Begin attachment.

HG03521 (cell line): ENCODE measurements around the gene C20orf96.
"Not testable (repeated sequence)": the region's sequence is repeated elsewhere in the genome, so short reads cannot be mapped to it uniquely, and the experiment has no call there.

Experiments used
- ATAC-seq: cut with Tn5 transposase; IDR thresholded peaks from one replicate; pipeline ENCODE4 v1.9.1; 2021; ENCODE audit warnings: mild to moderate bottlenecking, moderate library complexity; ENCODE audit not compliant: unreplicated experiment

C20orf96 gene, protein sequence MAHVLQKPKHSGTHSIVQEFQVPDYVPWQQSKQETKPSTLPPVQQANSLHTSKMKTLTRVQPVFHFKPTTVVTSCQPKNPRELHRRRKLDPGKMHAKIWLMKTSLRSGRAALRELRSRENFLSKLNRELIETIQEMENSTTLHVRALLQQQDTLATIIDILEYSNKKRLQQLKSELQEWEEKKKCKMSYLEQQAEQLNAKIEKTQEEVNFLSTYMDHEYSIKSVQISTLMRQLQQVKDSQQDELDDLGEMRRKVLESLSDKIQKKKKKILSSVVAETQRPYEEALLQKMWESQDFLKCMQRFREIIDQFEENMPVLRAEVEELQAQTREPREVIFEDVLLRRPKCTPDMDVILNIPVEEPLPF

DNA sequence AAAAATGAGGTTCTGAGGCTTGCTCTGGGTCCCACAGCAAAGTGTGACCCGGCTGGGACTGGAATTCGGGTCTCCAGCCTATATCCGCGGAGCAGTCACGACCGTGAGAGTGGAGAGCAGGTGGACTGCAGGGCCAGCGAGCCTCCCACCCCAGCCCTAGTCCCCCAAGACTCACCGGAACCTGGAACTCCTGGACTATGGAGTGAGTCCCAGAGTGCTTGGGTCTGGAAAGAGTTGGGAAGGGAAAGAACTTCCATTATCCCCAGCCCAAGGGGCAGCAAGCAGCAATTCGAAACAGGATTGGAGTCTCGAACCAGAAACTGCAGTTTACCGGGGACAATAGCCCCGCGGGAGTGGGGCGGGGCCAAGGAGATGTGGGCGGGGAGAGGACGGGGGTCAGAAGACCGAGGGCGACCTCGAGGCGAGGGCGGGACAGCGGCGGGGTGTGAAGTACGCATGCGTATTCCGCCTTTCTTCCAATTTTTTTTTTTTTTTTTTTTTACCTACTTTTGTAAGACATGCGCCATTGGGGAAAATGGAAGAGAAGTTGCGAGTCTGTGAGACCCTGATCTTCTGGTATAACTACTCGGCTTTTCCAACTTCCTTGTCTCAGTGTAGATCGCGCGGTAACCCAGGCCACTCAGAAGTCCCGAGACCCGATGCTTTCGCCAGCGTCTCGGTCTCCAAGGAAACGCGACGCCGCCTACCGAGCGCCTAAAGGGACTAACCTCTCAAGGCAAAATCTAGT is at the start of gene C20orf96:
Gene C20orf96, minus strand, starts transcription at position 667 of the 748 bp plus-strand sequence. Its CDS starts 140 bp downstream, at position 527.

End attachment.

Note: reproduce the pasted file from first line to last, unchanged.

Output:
HG03521 (cell line): ENCODE measurements around the gene C20orf96.
"Not testable (repeated sequence)": the region's sequence is repeated elsewhere in the genome, so short reads cannot be mapped to it uniquely, and the experiment has no call there.

Experiments used
- ATAC-seq: cut with Tn5 transposase; IDR thresholded peaks from one replicate; pipeline ENCODE4 v1.9.1; 2021; ENCODE audit warnings: mild to moderate bottlenecking, moderate library complexity; ENCODE audit not compliant: unreplicated experiment

C20orf96 gene, protein sequence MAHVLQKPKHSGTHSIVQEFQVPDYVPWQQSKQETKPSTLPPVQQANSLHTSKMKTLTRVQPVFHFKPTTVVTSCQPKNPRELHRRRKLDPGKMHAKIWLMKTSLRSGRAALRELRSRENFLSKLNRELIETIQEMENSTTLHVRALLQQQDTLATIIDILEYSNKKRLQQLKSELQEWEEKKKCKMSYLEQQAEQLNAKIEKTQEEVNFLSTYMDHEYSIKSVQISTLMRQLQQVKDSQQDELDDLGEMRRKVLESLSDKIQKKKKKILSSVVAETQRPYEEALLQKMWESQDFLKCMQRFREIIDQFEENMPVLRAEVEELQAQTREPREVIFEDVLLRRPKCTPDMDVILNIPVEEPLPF

DNA sequence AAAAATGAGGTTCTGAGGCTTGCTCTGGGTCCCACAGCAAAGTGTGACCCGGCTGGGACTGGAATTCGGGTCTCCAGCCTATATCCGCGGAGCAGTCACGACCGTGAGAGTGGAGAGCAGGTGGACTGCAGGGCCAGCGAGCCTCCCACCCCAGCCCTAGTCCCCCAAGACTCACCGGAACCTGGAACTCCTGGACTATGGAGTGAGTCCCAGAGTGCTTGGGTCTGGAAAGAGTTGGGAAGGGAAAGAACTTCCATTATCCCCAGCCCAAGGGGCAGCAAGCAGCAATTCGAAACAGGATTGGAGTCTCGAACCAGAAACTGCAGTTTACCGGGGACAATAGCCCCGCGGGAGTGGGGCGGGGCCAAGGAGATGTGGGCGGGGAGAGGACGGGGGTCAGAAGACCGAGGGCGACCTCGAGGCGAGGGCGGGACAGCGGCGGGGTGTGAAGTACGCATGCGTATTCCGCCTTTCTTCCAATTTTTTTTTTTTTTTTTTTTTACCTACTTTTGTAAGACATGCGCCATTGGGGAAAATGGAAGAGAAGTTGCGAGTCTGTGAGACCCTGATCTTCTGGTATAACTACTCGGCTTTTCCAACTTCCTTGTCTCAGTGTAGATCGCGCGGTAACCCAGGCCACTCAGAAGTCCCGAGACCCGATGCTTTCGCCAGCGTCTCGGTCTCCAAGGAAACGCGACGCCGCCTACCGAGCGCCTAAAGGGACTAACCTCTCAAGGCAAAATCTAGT is at the start of gene C20orf96:
Gene C20orf96, minus strand, starts transcription at position 667 of the 748 bp plus-strand sequence. Its CDS starts 140 bp downstream, at position 527.